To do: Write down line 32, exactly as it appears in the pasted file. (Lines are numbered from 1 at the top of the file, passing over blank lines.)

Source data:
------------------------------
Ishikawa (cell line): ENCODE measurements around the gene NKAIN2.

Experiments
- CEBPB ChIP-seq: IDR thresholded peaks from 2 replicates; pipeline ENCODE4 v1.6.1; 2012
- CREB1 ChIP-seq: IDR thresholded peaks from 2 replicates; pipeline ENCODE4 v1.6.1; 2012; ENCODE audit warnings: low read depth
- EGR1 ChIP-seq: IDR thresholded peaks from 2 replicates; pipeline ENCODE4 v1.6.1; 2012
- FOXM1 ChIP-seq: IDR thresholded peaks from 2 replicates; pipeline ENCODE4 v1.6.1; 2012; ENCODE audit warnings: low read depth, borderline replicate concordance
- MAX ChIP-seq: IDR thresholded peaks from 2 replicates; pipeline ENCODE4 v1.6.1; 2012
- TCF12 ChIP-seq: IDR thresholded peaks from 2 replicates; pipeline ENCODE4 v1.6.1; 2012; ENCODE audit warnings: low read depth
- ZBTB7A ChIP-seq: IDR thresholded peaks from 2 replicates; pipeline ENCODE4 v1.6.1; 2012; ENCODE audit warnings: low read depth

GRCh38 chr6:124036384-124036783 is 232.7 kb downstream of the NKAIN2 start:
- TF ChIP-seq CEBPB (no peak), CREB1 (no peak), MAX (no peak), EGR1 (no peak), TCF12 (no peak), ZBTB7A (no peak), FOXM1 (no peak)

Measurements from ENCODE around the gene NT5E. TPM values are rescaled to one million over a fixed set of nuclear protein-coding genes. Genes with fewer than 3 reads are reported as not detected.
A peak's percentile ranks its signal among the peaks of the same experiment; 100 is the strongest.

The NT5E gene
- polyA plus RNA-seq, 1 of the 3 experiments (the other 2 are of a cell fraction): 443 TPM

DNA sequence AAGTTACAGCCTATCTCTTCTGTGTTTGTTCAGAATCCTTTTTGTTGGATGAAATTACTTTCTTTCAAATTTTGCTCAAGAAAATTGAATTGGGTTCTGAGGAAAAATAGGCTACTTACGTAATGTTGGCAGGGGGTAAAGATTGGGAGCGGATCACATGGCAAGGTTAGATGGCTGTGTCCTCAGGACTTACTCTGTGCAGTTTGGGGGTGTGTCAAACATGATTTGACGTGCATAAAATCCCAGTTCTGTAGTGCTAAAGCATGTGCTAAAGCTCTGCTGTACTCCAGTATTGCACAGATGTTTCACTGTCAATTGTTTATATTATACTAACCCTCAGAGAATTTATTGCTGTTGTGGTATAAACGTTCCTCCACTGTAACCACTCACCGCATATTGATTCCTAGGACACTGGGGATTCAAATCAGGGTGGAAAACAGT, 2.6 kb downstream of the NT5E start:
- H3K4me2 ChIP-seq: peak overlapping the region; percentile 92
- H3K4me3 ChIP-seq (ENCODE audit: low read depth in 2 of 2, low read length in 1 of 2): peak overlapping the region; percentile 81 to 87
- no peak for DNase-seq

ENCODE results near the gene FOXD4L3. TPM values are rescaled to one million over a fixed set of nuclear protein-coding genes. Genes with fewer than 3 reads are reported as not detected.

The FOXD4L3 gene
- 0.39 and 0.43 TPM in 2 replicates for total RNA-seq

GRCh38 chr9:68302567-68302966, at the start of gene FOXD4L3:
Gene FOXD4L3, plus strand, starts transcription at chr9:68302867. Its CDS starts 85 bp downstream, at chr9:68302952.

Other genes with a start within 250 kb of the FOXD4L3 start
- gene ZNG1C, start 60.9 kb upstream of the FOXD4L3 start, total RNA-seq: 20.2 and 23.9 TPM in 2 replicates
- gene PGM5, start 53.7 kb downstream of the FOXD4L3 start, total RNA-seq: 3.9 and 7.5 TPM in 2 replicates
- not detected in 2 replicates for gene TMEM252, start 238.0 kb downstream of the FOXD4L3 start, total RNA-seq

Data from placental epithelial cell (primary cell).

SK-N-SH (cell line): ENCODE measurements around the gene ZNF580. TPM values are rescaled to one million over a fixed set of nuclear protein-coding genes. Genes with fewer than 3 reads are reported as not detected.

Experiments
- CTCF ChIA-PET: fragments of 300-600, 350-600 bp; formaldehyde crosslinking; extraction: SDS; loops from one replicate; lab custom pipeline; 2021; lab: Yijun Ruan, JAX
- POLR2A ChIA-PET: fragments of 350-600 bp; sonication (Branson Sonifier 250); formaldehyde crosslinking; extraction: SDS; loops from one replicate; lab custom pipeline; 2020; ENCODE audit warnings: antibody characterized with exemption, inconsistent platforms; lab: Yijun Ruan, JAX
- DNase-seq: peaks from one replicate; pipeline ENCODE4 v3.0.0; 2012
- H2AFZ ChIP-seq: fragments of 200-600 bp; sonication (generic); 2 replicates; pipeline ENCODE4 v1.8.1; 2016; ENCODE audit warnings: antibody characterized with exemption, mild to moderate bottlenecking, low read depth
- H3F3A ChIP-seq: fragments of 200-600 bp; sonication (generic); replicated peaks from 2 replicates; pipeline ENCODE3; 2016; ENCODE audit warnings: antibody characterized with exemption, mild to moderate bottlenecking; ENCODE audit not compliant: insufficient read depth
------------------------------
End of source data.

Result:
- CTCF ChIA-PET: fragments of 300-600, 350-600 bp; formaldehyde crosslinking; extraction: SDS; loops from one replicate; lab custom pipeline; 2021; lab: Yijun Ruan, JAX